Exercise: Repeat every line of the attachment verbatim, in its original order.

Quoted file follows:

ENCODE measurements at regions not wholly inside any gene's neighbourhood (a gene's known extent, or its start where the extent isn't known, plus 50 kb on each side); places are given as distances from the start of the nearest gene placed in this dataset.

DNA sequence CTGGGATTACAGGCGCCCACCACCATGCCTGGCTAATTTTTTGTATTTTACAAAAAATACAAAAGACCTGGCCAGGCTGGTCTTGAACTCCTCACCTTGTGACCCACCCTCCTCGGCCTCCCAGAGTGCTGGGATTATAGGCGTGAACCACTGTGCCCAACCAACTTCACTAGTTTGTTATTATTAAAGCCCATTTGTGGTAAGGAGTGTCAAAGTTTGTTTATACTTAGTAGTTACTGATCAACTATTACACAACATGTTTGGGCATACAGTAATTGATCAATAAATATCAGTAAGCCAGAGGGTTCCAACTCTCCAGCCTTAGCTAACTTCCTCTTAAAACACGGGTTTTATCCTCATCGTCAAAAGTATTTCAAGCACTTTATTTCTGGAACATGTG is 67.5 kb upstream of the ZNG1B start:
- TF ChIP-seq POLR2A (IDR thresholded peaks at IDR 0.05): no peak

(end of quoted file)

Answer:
ENCODE measurements at regions not wholly inside any gene's neighbourhood (a gene's known extent, or its start where the extent isn't known, plus 50 kb on each side); places are given as distances from the start of the nearest gene placed in this dataset.

DNA sequence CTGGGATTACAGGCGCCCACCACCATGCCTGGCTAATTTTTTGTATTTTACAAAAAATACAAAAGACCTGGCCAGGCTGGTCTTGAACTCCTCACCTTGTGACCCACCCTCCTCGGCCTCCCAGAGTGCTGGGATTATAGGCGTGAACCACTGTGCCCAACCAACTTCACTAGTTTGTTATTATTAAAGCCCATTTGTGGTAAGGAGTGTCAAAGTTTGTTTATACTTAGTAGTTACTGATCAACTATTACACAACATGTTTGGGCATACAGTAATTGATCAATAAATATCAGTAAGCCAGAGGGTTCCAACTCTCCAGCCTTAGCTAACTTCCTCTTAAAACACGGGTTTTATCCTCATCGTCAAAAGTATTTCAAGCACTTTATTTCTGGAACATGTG is 67.5 kb upstream of the ZNG1B start:
- TF ChIP-seq POLR2A (IDR thresholded peaks at IDR 0.05): no peak